A Day in the Life of an Artist’s Licensing Agent

By Carolyn Edlund

LeJarie Noguchi works with Artas1, a licensing agency for Japanese artists. She spoke with Artsy Shark recently about her job, the challenges she faces and what’s hot in the business.




AS:  How many artists do you represent?

LN: I represent over 40 Japanese artists. Most live in Japan, but a few are in the United States.

AS: What is your process for reaching prospective clients for your artists?

LN:  I use a combination of cold calling and email submissions. I submit artwork after reviewing the guidelines on the company’s website. If there aren’t any details, I’ll either call or contact customer service for contact information, for their licensing director if available. I then email them directly or call based on the contact information given.

Generally, I submit four image samples initially as a PDF with simple artist’s bios. If there is a request for more images, I’ll follow up with larger jpgs depending on the specifics of the request via zip files. We also mail out free copies of our latest catalogs upon request, which helps to give the client a good overview of the artists we represent.

AS: What is your follow up procedure?

LN: I usually follow up with an email three to five days later and only occasionally with a phone call. From my experience, I find I email usually, and calling is mostly done with smaller companies and small book publishers for book cover art. I email follow ups mostly for larger established companies like in decor or print publishers.

AS: Are there any trends you are noticing as far as what companies want to license?

LN: There is a popular trend right now toward cute and small Japanese types of items like dolls, stickers and erasers spurred on by the huge popularity among kids for Japanese erasers that come in fun shapes like sushi, cupcakes, hamburgers . . . you name it and there is a cute eraser for it. So there are some companies looking for cute bright art similar to anime.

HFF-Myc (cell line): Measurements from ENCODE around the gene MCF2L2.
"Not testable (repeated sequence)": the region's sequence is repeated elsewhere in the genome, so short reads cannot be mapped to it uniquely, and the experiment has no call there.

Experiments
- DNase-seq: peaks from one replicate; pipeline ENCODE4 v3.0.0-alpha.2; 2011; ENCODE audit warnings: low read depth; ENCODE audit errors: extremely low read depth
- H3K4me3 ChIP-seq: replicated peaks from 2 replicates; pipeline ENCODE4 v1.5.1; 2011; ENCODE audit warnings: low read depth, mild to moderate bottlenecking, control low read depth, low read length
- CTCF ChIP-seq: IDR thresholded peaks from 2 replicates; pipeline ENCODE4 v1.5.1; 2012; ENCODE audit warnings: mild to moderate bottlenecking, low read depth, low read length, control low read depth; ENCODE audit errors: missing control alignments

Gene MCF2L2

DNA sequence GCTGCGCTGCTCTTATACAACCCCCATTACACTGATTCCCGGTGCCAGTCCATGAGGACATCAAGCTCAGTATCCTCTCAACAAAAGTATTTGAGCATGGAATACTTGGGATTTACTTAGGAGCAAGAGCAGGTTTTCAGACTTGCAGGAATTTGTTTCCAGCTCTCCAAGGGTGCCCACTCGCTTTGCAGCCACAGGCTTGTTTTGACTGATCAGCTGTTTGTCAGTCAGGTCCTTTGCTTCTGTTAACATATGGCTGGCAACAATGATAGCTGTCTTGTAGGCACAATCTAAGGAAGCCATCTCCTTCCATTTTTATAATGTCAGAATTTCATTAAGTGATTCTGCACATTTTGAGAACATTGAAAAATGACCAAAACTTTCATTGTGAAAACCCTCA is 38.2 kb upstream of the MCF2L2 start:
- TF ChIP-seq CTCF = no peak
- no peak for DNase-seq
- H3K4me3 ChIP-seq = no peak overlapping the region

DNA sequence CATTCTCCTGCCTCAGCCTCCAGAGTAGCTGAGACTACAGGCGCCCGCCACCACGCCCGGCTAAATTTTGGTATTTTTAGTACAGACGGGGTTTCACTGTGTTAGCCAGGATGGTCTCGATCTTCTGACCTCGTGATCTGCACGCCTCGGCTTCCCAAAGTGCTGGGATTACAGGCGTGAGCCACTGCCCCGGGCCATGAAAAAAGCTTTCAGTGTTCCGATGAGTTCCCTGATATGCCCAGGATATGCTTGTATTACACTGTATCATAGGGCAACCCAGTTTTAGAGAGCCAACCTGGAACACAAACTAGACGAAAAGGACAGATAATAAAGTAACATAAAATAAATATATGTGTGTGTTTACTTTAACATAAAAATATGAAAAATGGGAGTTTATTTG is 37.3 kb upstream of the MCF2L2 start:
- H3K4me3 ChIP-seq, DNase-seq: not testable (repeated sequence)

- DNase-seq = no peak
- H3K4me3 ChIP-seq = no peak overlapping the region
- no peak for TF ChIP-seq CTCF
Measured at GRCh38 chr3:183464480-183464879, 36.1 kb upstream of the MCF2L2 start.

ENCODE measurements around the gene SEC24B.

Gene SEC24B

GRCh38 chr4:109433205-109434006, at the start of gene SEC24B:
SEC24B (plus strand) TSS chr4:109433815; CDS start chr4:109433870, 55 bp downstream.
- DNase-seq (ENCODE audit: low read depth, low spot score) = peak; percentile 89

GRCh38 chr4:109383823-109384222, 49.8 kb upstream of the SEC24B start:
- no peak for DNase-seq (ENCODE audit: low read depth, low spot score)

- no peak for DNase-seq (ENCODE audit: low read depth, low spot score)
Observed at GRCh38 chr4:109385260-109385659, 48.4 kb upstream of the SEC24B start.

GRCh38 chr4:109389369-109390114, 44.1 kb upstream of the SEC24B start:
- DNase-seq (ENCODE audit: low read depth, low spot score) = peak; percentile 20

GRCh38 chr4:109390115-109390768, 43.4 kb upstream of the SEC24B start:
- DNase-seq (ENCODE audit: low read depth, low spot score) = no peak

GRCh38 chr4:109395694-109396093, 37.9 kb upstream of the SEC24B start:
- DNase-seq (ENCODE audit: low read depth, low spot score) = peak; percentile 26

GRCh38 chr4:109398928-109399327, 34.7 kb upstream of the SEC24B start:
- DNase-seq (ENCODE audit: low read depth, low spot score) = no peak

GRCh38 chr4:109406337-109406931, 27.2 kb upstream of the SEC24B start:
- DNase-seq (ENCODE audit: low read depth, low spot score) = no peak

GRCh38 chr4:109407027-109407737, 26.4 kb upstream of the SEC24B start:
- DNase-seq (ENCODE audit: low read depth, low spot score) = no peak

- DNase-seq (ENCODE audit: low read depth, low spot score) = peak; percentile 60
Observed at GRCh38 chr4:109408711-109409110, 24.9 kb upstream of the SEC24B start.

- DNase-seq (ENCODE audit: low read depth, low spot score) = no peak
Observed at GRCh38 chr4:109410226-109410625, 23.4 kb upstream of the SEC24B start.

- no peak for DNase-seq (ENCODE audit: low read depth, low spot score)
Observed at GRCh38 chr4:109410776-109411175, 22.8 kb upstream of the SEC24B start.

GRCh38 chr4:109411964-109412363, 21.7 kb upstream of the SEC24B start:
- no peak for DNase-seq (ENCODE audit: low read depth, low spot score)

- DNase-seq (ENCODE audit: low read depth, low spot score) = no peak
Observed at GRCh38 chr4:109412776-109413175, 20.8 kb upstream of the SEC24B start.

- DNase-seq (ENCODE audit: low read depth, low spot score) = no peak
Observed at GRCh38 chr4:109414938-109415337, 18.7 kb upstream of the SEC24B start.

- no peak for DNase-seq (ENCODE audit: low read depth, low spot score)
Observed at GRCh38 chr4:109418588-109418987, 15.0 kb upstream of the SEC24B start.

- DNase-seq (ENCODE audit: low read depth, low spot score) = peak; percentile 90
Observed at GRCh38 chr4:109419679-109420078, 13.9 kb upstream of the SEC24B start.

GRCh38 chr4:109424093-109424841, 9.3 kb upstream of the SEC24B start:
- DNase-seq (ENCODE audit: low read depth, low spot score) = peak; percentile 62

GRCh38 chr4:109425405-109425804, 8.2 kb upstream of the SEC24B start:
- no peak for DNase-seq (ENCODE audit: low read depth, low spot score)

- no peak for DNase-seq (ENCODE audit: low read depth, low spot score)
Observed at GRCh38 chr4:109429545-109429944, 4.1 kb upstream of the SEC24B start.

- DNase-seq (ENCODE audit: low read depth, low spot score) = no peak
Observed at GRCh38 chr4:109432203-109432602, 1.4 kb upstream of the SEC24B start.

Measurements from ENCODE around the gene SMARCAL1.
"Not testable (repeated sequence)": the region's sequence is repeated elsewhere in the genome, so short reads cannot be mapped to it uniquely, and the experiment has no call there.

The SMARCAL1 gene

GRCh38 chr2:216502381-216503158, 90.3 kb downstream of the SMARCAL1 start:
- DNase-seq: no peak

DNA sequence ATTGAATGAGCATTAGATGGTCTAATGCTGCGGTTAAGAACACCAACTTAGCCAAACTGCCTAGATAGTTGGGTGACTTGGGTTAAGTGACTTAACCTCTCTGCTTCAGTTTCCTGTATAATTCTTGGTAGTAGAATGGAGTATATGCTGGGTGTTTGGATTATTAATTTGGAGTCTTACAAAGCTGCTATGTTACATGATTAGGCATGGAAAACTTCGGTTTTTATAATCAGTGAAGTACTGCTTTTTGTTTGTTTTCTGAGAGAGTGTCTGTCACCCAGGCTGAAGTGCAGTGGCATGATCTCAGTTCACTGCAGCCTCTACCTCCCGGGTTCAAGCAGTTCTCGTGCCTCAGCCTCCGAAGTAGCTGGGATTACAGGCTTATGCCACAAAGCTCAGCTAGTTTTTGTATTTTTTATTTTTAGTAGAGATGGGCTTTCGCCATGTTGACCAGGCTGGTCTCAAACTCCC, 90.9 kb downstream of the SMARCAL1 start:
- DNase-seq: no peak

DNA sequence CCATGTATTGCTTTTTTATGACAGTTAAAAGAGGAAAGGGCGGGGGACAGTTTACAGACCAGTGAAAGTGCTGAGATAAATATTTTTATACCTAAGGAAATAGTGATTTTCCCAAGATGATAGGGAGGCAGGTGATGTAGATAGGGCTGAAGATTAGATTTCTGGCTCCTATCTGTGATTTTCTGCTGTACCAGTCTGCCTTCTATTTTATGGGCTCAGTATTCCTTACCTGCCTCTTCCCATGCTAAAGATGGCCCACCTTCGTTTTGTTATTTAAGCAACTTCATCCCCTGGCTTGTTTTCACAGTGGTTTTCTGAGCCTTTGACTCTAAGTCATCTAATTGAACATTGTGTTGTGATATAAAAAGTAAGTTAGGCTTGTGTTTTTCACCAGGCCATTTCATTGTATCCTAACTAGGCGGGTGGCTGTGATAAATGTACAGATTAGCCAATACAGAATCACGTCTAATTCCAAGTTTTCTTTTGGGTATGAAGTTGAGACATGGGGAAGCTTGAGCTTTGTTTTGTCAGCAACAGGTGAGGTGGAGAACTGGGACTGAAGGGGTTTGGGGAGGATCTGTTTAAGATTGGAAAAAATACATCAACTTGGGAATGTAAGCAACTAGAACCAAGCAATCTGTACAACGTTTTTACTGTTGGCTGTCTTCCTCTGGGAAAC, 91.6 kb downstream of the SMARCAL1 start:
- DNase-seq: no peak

AS: What are you working on now?

LN: Currently, the artwork of two of our popular Japanese artists is on exhibition at UMAMI Burger’s new restaurant location in Hermosa Beach, California. Also, two of our artists create amazing artwork for calendars, so I’m contacting calendar and stationery publishers. One of our artists has created the sweetest children’s book about an octopus that I’m actively submitting to publishers.

AS: What is your biggest challenge?

LN: Time zones. Being based in Los Angeles with the majority of licensing companies based on the East Coast is a big challenge when trying to contact and follow up.


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  1. Why Japanese artists? Does this have to do with product licensing and the popularity of Manga, Superflat, etc?

    • Hi Terri,
      We represent Japanese artists because we are the sister publication of a Japanese yellow pages that is ciruclated in the Southern California area. But our artist do wide range of artwork from traditional to the controversial.

  2. LeJarie: Interesting to be sure, enjoyed reading what’s trending now.


  3. I’m looking for information on becoming at art licensing AGENT and I haven’t found anything yet. Any pointers?


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